ORLANDO, Florida — Republican presidential candidate Mitt Romney brought his roadshow to Orlando on Tuesday – touting job creation and repeal/replacement of Obamacare as his main issues.
Romney began his speech saying that President Obama was “out-of-touch” with the economy, especially in light of his statements last Friday that the “private sector is doing fine.” Romney noted that the American economy only experienced a 1.9% in the last quarter and claimed that nearly 15% of Americans are either unemployed, underemployed, or doing only part-time work.
But Romney saved most of his speech to attack President Obama’s signature legislative victory – The Affordable Care Act. Romney said – as he has many times – that on the first day of his administration he would “effectively repeal ObamaCare by granting waivers to all 50 states.”
|Mitt Romney With Drew Parker |
He then went a step further and outlined his plans for its replacement, which he said was essential so that Americans would have access to good health care.
Romney said that states need to be in control in dealing with the problems of he uninsured. He cited his support for the 10th Amendment and said that the federal government should provide Medicaid funds to the states with “no strings attached.”
He also said that health insurance should be a part of the consumer market, like cars and tires. This would keep “the costs down and the quality up.” Romney noted that his reforms would allow individuals that buy health insurance to claim tax exempt status just as employer-based insurance programs do.
Romney did say that parts of ObamaCare should be maintained – including exceptions for pre-existing conditions and portability when one changes jobs or moves. He added that businesses and individuals should be allowed to buy insurance “across state lines to search for the most reasonable rates.”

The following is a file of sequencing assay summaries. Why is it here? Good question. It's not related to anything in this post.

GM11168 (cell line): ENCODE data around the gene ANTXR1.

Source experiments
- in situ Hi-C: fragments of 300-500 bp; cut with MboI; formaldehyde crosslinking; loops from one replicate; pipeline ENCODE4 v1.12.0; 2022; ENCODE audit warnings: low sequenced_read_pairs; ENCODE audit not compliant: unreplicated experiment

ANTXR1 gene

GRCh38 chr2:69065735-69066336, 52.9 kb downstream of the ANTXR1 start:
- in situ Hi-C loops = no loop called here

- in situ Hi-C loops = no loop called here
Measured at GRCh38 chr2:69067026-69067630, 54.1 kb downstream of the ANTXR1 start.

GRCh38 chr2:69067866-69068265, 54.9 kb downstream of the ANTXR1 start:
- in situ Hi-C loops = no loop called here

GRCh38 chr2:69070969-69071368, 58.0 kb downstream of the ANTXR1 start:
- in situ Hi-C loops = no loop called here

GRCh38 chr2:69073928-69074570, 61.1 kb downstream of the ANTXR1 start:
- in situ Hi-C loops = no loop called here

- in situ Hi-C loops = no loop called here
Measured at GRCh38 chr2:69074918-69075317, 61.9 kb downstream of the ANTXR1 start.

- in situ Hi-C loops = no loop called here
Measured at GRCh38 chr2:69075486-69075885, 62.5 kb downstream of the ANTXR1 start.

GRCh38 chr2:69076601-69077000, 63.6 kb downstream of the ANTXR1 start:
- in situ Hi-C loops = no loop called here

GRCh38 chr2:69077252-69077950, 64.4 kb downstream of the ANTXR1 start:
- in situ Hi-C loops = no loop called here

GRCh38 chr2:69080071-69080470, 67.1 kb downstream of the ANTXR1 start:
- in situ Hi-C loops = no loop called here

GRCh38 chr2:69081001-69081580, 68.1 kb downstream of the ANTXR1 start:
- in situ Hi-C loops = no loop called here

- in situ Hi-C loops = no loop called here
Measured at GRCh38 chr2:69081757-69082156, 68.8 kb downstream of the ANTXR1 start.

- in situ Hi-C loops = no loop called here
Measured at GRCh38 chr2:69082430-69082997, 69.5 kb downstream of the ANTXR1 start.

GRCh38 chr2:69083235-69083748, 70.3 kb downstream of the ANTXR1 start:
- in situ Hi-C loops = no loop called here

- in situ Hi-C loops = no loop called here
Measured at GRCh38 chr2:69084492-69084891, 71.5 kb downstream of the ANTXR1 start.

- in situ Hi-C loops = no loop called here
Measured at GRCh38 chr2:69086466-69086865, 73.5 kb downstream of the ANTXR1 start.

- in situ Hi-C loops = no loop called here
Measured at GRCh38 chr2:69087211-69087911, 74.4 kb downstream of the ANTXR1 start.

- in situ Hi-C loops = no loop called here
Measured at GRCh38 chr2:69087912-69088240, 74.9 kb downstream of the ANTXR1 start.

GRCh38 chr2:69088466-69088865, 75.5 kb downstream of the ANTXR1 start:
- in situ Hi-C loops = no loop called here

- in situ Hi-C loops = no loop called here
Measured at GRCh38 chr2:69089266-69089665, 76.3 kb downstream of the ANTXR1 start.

Romney also said that Obama was the leader who had cut $500 billion from Medicare and that Republicans all over needed to remind seniors of this. He said that his reforms would allow retirees to either opt in to Medicare or invest in their own retirement. “Choice is the right option,” he said.
Many in the crowd echoed Romney’s concern over the lackluster growth and jobs picture. And they liked Romney’s background and experience in business.
16-year-old Winter Park High School junior James Doyle said that Romney has business experience and Obama does not. “The president hasn’t turned around the economy as he promised. He himself said it would be a one-term proposition if he didn’t.”
Paul Urshan, a 75 year-old retired executive with Mobil Oil said, “He [Romney] has shown success in the private sector and created jobs with Bain Capital. That story needs to be told truthfully. I support him because he is a successful man, a self-made man, and a family man.”
Heather Post, founder and director of a Daytona-based small business called the Etiquette Seed that provides leadership and etiquette classes for kids and teens, said she drove over to “see more of what he has to say.” Post was excited that Romney spoke so much about his plans to help small businesses grow.
Romney touched on other issues as well. He said that he has come to understand that Obama’s call for an all-of-the-above energy strategy must mean that the president only wants “energy that is above the ground” citing what he called “Obama’s cutbacks on oil coal production.”
Highlighting a veteran in the front row, Romney recalled a meeting he had on Memorial Day with a Pearl Harbor survivor. He said younger Americans must now lift the torch of freedom that was once “carried by the greatest generation as they cannot lift it quite as high anymore.”
Touching briefly on foreign policy, he said that Obama wants us to be more like Europe, but “even Europe doesn’t work in Europe.”
Romney spoke before a crowd of about 500 people at Con-Air Industries – a company that manufactures and distributes HVAC filtration products.